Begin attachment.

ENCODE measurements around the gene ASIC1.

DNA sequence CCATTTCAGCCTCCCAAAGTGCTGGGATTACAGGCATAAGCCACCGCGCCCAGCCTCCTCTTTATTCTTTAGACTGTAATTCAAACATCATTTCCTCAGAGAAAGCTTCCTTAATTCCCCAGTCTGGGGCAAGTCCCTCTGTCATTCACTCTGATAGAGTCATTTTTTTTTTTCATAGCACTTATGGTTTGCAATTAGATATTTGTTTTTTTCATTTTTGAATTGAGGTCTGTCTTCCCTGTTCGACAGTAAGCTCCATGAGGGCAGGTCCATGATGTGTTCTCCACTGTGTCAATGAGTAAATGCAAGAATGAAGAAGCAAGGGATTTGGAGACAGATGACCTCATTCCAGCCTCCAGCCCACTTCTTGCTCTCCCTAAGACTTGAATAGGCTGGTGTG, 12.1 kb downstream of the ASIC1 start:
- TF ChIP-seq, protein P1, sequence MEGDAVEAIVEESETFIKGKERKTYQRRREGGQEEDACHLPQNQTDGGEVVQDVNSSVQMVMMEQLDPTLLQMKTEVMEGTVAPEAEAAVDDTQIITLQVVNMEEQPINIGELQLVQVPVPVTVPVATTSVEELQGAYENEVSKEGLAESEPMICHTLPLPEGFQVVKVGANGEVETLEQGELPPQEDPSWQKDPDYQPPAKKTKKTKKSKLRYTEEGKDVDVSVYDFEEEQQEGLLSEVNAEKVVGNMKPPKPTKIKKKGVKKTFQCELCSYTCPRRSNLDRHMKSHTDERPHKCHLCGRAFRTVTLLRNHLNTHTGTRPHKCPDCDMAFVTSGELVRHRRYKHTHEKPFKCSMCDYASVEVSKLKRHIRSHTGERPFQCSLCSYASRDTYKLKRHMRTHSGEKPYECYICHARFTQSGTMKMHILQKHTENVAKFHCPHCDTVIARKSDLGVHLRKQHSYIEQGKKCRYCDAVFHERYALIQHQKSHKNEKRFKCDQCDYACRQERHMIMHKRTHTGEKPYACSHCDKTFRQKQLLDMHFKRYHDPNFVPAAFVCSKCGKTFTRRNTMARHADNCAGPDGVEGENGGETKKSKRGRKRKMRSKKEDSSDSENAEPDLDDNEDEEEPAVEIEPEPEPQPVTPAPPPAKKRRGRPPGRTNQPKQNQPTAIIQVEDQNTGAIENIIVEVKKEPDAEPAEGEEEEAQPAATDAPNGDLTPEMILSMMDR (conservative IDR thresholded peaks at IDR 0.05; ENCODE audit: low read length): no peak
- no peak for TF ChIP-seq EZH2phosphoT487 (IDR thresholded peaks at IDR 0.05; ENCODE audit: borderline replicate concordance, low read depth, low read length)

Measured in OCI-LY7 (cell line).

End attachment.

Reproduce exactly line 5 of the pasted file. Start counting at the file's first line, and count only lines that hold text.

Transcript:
Measured in OCI-LY7 (cell line).